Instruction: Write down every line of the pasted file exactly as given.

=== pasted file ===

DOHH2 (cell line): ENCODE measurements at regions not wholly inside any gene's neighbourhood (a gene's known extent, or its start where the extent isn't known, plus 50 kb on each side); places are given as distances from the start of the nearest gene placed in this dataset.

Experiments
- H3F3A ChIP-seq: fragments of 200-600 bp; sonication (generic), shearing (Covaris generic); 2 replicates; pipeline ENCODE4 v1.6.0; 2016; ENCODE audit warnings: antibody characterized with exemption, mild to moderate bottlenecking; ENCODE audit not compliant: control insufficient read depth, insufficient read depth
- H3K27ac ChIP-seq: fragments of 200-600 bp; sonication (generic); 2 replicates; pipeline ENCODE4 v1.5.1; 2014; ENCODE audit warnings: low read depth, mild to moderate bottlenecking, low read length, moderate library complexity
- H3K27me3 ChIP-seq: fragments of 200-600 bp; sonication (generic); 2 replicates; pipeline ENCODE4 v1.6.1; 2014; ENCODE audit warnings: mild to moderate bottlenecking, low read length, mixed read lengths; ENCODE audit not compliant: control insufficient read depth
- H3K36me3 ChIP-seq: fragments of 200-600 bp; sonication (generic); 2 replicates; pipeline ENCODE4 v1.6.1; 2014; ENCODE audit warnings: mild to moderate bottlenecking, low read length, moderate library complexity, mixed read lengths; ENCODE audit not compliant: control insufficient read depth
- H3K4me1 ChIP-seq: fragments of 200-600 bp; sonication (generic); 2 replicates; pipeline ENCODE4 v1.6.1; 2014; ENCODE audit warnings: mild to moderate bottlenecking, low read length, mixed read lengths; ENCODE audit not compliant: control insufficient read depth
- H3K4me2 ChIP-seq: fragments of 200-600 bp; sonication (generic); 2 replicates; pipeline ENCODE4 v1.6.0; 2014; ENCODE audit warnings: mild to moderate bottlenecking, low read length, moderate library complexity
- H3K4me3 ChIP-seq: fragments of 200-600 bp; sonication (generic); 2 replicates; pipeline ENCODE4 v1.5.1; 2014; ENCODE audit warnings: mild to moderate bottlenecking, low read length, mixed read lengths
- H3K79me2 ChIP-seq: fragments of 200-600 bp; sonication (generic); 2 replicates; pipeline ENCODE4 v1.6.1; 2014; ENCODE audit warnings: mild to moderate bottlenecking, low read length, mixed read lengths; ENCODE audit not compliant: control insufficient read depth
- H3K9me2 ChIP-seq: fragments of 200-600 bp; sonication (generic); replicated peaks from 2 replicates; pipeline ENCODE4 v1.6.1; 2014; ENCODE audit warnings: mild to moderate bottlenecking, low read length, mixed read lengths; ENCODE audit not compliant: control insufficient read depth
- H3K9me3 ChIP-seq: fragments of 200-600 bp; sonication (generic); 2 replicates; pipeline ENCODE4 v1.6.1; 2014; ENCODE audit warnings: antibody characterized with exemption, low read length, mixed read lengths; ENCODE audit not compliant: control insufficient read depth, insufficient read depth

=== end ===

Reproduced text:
DOHH2 (cell line): ENCODE measurements at regions not wholly inside any gene's neighbourhood (a gene's known extent, or its start where the extent isn't known, plus 50 kb on each side); places are given as distances from the start of the nearest gene placed in this dataset.

Experiments
- H3F3A ChIP-seq: fragments of 200-600 bp; sonication (generic), shearing (Covaris generic); 2 replicates; pipeline ENCODE4 v1.6.0; 2016; ENCODE audit warnings: antibody characterized with exemption, mild to moderate bottlenecking; ENCODE audit not compliant: control insufficient read depth, insufficient read depth
- H3K27ac ChIP-seq: fragments of 200-600 bp; sonication (generic); 2 replicates; pipeline ENCODE4 v1.5.1; 2014; ENCODE audit warnings: low read depth, mild to moderate bottlenecking, low read length, moderate library complexity
- H3K27me3 ChIP-seq: fragments of 200-600 bp; sonication (generic); 2 replicates; pipeline ENCODE4 v1.6.1; 2014; ENCODE audit warnings: mild to moderate bottlenecking, low read length, mixed read lengths; ENCODE audit not compliant: control insufficient read depth
- H3K36me3 ChIP-seq: fragments of 200-600 bp; sonication (generic); 2 replicates; pipeline ENCODE4 v1.6.1; 2014; ENCODE audit warnings: mild to moderate bottlenecking, low read length, moderate library complexity, mixed read lengths; ENCODE audit not compliant: control insufficient read depth
- H3K4me1 ChIP-seq: fragments of 200-600 bp; sonication (generic); 2 replicates; pipeline ENCODE4 v1.6.1; 2014; ENCODE audit warnings: mild to moderate bottlenecking, low read length, mixed read lengths; ENCODE audit not compliant: control insufficient read depth
- H3K4me2 ChIP-seq: fragments of 200-600 bp; sonication (generic); 2 replicates; pipeline ENCODE4 v1.6.0; 2014; ENCODE audit warnings: mild to moderate bottlenecking, low read length, moderate library complexity
- H3K4me3 ChIP-seq: fragments of 200-600 bp; sonication (generic); 2 replicates; pipeline ENCODE4 v1.5.1; 2014; ENCODE audit warnings: mild to moderate bottlenecking, low read length, mixed read lengths
- H3K79me2 ChIP-seq: fragments of 200-600 bp; sonication (generic); 2 replicates; pipeline ENCODE4 v1.6.1; 2014; ENCODE audit warnings: mild to moderate bottlenecking, low read length, mixed read lengths; ENCODE audit not compliant: control insufficient read depth
- H3K9me2 ChIP-seq: fragments of 200-600 bp; sonication (generic); replicated peaks from 2 replicates; pipeline ENCODE4 v1.6.1; 2014; ENCODE audit warnings: mild to moderate bottlenecking, low read length, mixed read lengths; ENCODE audit not compliant: control insufficient read depth
- H3K9me3 ChIP-seq: fragments of 200-600 bp; sonication (generic); 2 replicates; pipeline ENCODE4 v1.6.1; 2014; ENCODE audit warnings: antibody characterized with exemption, low read length, mixed read lengths; ENCODE audit not compliant: control insufficient read depth, insufficient read depth